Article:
The New Yorker asks “What is a woman?”

Michelle Goldberg writes:

What is a woman? The dispute between radical feminism and transgenderism

“This moment where we’re losing the ability to say the word ‘woman’ or to acknowledge the fact that being born female has lived consequences and meaning is kind of intense to me.”

Of course, we can still use the word “woman” and work specifically for women’s liberation. If we can deal with the death threats and other abuse from trans advocates.

This is what it looks like:

Abusive posts proliferated on Twitter and, especially, Tumblr. One read, “/kill/terfs 2K14.” [The slur “TERF” stands for “Trans Exclusionary Radical Feminist.”] Another suggested, “how about ‘slowly and horrendously murder terfs in saw-like torture machines and contraptions’ 2K14.” A young blogger holding a knife posted a selfie with the caption “Fetch me a terf.” Such threats have become so common that radical-feminist Web sites have taken to cataloguing them. “It’s aggrieved entitlement,” Lierre Keith told me. “They are so angry that we will not see them as women.”

Check it out: Google “kill terfs.”

We can still talk about putting women first, although the consequences may include our property getting trashed by queer advocates intent on silencing such talk:

In the summer of 2003, Serano joined about a hundred people at Camp Trans, a protest camp near the Michfest site, which has run intermittently since 1994. Serano said that relations with Michfest attendees were often unexpectedly cordial. A few years ago, though, Vogel says, some protesters committed acts of vandalism—stealing electrical cables, cutting water pipes, keying cars in the parking lot, and spray-painting a six-foot penis, and the words “Real Women Have Dicks,” on the side of the main kitchen tent.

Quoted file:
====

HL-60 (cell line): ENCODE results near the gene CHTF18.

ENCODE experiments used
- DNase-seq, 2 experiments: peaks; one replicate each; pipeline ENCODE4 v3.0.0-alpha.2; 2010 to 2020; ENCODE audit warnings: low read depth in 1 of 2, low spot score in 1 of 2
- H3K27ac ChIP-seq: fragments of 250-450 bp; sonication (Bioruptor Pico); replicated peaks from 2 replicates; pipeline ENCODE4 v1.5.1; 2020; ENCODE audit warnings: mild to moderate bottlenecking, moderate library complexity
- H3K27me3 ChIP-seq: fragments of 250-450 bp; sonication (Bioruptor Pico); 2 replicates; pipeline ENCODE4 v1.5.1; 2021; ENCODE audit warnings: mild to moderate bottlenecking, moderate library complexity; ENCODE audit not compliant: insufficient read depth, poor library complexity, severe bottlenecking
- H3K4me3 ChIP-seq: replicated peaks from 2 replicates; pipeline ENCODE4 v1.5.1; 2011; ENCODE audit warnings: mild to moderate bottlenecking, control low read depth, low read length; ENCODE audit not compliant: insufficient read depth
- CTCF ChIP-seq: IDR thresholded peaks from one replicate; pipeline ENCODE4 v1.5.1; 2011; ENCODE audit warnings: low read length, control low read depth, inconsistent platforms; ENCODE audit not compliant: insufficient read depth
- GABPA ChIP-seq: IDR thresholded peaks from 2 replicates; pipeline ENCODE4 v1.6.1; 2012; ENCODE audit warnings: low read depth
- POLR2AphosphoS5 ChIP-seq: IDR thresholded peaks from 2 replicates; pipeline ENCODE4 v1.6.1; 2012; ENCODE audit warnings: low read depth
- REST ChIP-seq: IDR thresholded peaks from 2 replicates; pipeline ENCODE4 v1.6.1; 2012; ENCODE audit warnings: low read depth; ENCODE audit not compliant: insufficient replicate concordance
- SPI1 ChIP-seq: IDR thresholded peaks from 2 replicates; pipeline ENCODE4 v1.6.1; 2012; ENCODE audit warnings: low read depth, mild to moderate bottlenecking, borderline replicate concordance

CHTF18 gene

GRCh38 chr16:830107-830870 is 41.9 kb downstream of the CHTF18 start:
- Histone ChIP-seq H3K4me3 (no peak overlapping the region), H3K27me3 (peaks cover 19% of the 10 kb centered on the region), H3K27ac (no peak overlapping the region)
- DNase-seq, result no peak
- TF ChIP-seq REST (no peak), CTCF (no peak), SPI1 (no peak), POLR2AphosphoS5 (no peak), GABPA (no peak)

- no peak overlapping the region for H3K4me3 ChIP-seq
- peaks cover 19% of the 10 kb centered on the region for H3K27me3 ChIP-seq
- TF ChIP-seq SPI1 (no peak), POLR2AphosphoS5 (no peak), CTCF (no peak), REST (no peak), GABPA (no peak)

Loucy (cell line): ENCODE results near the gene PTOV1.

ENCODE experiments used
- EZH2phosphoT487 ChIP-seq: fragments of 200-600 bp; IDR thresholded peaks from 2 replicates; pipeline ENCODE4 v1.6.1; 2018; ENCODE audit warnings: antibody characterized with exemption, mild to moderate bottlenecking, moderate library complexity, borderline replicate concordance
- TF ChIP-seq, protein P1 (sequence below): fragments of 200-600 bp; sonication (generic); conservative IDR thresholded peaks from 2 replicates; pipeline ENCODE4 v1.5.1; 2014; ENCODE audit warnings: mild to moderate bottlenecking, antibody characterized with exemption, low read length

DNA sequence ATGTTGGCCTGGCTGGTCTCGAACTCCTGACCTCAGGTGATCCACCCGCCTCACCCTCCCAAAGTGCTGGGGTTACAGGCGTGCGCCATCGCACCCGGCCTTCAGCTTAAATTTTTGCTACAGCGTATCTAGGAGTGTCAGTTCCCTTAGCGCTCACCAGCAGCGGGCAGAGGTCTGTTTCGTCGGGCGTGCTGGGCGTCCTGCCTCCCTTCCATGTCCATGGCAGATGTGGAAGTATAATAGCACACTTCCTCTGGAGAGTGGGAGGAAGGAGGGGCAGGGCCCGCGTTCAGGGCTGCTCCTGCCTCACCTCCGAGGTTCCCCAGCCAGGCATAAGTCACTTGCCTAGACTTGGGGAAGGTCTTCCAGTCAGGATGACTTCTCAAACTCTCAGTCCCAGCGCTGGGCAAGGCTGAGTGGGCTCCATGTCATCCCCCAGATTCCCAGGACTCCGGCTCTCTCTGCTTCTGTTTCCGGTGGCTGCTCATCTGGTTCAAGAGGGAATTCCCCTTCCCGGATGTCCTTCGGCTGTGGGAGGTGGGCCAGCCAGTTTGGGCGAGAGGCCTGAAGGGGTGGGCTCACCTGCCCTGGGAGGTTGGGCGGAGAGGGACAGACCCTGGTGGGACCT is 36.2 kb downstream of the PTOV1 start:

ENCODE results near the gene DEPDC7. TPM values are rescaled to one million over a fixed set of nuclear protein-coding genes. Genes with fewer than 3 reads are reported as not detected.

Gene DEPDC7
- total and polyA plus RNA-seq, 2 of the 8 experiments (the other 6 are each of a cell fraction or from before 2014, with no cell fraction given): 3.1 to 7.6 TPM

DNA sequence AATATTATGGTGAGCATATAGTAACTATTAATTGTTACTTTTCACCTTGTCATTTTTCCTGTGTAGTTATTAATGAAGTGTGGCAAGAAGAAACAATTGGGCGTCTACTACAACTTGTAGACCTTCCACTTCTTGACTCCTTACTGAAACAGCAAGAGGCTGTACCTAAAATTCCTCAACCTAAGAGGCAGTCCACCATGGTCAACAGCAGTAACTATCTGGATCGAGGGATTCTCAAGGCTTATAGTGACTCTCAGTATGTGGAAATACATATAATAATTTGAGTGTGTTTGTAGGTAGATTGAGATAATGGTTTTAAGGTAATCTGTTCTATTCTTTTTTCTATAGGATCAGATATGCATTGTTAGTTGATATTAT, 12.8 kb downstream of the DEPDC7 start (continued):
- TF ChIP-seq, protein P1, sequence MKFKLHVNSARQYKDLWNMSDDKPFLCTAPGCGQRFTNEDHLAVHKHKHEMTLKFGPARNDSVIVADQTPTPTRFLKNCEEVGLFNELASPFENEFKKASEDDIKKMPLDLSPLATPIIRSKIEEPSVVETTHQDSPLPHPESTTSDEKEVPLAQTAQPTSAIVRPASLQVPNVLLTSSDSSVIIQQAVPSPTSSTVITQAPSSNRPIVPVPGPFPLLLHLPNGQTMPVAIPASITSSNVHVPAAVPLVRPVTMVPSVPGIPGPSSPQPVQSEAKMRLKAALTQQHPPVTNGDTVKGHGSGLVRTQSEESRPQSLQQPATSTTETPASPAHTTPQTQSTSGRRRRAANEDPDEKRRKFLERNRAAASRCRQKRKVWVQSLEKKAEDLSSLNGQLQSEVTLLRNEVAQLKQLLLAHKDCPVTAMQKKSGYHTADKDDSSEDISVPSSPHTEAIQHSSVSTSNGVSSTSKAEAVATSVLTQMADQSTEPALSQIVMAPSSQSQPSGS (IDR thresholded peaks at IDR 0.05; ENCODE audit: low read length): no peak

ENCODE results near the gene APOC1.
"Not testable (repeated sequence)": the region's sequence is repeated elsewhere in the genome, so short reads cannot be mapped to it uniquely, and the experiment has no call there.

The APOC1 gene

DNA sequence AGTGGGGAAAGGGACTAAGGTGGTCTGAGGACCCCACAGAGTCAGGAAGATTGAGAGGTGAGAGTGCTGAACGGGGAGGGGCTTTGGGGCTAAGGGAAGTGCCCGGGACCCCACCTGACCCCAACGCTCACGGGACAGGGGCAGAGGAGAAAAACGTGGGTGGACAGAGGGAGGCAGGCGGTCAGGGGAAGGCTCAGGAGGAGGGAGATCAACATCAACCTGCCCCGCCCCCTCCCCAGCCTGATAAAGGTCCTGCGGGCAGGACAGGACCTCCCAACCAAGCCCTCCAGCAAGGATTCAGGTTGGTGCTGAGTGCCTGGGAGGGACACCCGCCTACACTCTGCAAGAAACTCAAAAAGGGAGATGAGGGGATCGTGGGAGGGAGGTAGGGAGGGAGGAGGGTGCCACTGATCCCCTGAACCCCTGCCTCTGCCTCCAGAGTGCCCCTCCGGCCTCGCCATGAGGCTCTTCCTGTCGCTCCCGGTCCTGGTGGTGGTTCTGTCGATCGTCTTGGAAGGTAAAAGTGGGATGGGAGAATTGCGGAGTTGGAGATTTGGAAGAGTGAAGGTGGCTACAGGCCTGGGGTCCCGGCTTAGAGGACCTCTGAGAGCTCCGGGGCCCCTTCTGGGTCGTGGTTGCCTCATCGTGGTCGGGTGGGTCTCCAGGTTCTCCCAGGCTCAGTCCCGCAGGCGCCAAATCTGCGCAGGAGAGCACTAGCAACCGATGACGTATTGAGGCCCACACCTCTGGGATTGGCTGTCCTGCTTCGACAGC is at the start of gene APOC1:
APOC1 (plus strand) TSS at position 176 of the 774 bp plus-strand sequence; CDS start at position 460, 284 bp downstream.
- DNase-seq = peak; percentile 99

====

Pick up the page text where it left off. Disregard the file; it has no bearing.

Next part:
No. Real women do not have dicks, dude.

Michelle Goldberg’s piece highlights the recent slander against Deep Green Resistance, but fails to mention the violence against DGR women and allies at the Law and Disorder conference in Portland in 2013. From GenderTrender:

In what has been described as a “horrifying” incident two women were attacked  by a group of men who identified themselves as “transgender women” at the Portland State University “Law and Disorder Conference” which billed itself as a “provocative space for comparative critical dialogue between activists, revolutionaries, educators, artists, musicians, scholars, dancers, actors and writers”.

The women were attacked in a coordinated assault as they sat at a table which sold feminist books and literature. The men destroyed the books and marked up the table display with permanent markers. One of the women was also marked up by the men.

Predominantly male conference onlookers by all reports allowed the attack to take place, watching in stunned silence. Two males affiliated with the same group as the feminists –Deep Green Resistance– were also in attendance and the “trans women” threw a projectile at the head of one of them